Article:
Rural transport and broadband issues hinder councils’ refugee placement plans

Displaced Ukrainian families

Ralph Riegel

Lack of rural transport and poor broadband connections have severely limited the ability of some Irish councils to provide a choice of suitable accommodation hubs for Ukrainian refugees.

Irish councils have been instructed by the Government to provide accommodation offerings in towns, cities and villages where refugees can best settle into Irish life.

While some temporary accommodation hubs have been provided in smaller villages, these will serve largely as transit centres for refugees being placed in longer-term accommodation.

By early March, 9,000 refugees had arrived in Ireland from war-torn Ukraine.

However, by April that number had soared to 17,000 – and is expected to dramatically rise further as refugees flee eastern Ukraine which is now expected to be the focus of Russia’s next major offensive.

Under instructions from various departments, local authorities have been directed to provide accommodation in cities, towns and villages which are well served by transport networks, have acceptable broadband services and are ideally within walking distance of shops and amenities.

However, infrastructural problems with transport links, broadband and even services in some rural areas have meant potentially suitable accommodation cannot be considered in these areas at the present time.

The Irish Independent has learned that this has ruled out accommodation being offered in some parts of rural Cork, Waterford, Kerry, Galway, Tipperary, Donegal and other counties due to poor broadband signals and lack of regular transport.

In Waterford, accommodation offerings for refugees have been focused on Waterford city, Tramore and Dungarvan. “One of the main reasons why we are looking at the more urban areas as opposed to rural areas is that one of the Department of Children requirements for accommodation is access to broadband,” Waterford Council director of housing Ivan Grimes told WLR FM.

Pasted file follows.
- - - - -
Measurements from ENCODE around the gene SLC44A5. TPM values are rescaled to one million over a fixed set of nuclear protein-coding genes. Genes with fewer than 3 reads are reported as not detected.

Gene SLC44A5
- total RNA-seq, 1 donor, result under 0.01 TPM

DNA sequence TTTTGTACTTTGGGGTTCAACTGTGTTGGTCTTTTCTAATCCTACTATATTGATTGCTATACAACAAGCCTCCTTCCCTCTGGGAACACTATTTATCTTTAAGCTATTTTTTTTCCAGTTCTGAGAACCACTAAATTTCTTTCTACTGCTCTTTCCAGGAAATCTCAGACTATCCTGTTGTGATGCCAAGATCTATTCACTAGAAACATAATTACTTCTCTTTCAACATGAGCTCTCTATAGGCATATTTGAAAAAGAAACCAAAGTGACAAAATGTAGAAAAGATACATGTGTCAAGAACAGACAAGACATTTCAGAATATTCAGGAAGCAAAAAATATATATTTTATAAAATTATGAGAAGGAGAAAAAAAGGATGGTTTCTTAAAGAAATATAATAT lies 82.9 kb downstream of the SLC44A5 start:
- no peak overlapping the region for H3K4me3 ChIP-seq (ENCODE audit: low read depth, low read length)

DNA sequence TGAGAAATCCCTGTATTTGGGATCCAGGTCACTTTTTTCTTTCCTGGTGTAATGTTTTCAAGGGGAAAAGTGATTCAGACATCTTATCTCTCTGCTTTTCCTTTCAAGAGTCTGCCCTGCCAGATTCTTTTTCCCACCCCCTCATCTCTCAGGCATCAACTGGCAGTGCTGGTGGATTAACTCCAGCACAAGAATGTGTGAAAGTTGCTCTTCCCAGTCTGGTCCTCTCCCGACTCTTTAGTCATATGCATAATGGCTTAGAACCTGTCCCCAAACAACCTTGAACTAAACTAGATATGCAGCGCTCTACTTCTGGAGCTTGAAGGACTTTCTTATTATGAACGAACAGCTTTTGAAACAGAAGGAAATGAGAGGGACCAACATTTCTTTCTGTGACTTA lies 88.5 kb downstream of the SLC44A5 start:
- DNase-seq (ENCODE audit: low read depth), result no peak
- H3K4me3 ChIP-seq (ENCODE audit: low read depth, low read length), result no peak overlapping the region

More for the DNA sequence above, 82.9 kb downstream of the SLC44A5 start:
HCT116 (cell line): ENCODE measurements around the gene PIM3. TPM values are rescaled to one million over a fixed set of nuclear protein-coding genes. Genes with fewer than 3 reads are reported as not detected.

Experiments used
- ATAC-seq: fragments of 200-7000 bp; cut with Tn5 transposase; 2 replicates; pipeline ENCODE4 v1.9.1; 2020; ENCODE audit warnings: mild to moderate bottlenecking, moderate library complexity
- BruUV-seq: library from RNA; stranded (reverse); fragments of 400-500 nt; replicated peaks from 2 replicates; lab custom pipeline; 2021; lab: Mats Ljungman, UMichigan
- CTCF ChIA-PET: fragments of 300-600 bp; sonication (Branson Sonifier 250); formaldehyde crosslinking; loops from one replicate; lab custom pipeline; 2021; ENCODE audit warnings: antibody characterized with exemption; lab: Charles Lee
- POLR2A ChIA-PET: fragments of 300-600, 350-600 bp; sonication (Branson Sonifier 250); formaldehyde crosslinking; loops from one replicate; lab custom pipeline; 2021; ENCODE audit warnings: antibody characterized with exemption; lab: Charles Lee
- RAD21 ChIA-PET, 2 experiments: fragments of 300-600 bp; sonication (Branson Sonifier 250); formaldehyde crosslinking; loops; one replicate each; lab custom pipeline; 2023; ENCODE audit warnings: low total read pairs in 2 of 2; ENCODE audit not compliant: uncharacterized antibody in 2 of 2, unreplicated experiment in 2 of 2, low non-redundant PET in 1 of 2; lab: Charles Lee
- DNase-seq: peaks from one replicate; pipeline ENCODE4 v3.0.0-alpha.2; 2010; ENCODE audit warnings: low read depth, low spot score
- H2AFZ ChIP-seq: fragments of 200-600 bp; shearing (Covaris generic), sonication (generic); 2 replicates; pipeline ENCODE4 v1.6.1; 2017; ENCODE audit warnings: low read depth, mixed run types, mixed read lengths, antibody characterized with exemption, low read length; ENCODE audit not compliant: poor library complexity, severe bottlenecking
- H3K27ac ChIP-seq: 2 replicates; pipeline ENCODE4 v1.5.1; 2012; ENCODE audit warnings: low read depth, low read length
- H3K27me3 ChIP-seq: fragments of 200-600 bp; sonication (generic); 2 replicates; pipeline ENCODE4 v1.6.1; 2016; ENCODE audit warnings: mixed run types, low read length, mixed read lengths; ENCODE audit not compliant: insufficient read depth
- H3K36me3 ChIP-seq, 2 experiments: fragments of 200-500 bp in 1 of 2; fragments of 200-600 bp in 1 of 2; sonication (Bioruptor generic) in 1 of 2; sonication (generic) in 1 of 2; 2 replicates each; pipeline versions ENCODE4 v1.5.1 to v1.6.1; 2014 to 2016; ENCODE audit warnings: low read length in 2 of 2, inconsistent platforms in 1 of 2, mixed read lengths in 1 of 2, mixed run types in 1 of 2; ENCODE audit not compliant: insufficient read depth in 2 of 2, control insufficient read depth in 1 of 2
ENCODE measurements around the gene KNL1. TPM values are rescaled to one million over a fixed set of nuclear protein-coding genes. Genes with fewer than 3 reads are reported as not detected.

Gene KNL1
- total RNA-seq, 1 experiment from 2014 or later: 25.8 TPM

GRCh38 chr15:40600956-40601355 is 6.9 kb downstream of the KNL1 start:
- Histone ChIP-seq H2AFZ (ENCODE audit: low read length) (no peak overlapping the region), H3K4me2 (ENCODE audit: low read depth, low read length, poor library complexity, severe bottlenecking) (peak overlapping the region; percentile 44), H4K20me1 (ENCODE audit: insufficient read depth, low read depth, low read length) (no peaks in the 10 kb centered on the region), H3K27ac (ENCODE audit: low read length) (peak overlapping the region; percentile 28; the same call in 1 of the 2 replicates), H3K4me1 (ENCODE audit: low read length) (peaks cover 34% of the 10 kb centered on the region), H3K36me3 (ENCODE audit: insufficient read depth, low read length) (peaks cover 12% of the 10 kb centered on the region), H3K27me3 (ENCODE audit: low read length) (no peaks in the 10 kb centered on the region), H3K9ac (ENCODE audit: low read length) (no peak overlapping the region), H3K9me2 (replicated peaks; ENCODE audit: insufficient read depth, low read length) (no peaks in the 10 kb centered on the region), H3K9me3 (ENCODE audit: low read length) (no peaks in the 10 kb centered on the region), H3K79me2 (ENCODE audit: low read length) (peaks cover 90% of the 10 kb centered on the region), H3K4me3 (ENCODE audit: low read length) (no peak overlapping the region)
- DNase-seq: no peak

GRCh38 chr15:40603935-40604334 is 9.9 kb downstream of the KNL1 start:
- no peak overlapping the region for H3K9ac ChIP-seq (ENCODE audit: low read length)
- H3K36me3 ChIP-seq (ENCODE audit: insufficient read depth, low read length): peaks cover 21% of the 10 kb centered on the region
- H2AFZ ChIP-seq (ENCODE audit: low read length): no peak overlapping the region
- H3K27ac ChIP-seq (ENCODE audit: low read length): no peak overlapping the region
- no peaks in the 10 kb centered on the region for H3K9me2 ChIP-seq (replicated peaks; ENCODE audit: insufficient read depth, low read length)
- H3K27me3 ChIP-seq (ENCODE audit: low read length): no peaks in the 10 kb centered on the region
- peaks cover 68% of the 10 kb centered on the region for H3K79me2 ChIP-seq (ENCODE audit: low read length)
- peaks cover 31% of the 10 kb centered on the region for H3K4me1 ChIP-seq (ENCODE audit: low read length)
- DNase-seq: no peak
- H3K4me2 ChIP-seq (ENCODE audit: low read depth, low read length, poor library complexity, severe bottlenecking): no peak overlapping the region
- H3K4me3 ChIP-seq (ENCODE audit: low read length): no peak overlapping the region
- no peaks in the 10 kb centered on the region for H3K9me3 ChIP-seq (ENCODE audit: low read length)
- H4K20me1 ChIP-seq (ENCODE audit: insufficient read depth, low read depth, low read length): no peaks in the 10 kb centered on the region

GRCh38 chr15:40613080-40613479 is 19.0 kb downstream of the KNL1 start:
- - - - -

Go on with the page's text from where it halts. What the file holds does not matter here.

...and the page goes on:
“It is essential that they are able to communicate with their friends and family back in Ukraine. Broadband is considered to be almost top of the list in terms of requirements for accommodation.

“The guidance we are getting from the department is that accommodation should be within a reasonable distance of town centres. That is what we are focusing on.

“Because, obviously, you’re talking about families here and they need to access services. So, from Monday week the children will be going into schools, hopefully, from those centres.”

In Cork, council staff have also worked to ensure refugee housing is within walking distance of shops and amenities – again limiting the scope of rural accommodation available for consideration.

“It has been a limiting factor, there is no doubt about that,” one council source admitted.

Department and council officials have also been working overtime to ensure that all refugee children staying at temporary reception centres will have school places available when classes resume after the Easter break on April 25.

Teacher unions have urged the Government to provide the additional resources required for the schools involved.

A significant amount of church accommodation has been provided to assist refugees.

In the north Cork town of Fermoy, a Ukrainian priest, his wife and six children have been housed in the former convent of the Little Company of Mary.

Fr Roman Biletskyy, who is a priest of the Greek Rite Church which is affiliated to the Catholic Church, paid a special Easter”‘thank you” to Irish people for the warm welcome they have extended to Ukrainian refugees.